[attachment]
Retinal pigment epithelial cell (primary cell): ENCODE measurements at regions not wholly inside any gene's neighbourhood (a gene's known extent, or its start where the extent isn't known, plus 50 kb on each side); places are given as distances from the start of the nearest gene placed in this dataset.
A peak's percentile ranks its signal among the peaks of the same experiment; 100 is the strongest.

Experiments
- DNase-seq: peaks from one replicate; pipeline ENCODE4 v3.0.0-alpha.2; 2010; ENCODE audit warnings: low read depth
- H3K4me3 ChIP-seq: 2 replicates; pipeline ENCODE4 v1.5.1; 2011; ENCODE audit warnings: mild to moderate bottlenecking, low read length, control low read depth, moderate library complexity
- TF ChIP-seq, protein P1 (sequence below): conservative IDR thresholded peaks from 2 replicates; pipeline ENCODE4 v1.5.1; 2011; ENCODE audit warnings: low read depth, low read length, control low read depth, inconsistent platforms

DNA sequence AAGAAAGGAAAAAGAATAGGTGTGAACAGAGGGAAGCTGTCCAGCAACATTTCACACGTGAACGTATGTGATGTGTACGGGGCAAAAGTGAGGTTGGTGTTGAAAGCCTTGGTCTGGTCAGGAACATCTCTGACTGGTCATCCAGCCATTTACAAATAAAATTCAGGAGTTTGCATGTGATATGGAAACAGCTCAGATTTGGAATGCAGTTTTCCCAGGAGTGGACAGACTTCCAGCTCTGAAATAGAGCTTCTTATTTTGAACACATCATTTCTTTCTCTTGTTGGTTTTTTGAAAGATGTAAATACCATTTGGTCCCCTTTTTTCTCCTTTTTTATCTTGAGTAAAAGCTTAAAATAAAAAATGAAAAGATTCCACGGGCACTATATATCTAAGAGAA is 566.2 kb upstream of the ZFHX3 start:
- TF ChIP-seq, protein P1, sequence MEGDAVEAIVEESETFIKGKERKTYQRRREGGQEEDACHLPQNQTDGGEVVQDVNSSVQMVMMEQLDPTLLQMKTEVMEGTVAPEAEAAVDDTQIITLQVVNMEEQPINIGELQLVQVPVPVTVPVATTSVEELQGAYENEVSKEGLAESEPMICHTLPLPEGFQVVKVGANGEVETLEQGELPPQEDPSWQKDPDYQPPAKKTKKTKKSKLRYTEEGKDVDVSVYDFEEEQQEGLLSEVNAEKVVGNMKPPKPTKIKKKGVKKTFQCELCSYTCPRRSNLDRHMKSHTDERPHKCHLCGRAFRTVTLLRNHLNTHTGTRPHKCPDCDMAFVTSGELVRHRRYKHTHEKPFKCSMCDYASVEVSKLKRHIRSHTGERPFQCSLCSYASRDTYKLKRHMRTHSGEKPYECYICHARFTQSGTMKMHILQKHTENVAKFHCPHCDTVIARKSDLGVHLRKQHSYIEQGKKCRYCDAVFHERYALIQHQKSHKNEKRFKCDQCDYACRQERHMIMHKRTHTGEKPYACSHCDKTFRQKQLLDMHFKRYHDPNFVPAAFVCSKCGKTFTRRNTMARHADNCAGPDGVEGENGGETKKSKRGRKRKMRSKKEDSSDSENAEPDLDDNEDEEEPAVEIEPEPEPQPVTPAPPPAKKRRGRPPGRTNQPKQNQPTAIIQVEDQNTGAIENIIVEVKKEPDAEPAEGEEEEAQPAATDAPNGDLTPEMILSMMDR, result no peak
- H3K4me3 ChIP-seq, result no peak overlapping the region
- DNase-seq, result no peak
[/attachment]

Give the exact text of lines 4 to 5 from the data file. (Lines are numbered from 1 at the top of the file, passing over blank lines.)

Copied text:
- DNase-seq: peaks from one replicate; pipeline ENCODE4 v3.0.0-alpha.2; 2010; ENCODE audit warnings: low read depth
- H3K4me3 ChIP-seq: 2 replicates; pipeline ENCODE4 v1.5.1; 2011; ENCODE audit warnings: mild to moderate bottlenecking, low read length, control low read depth, moderate library complexity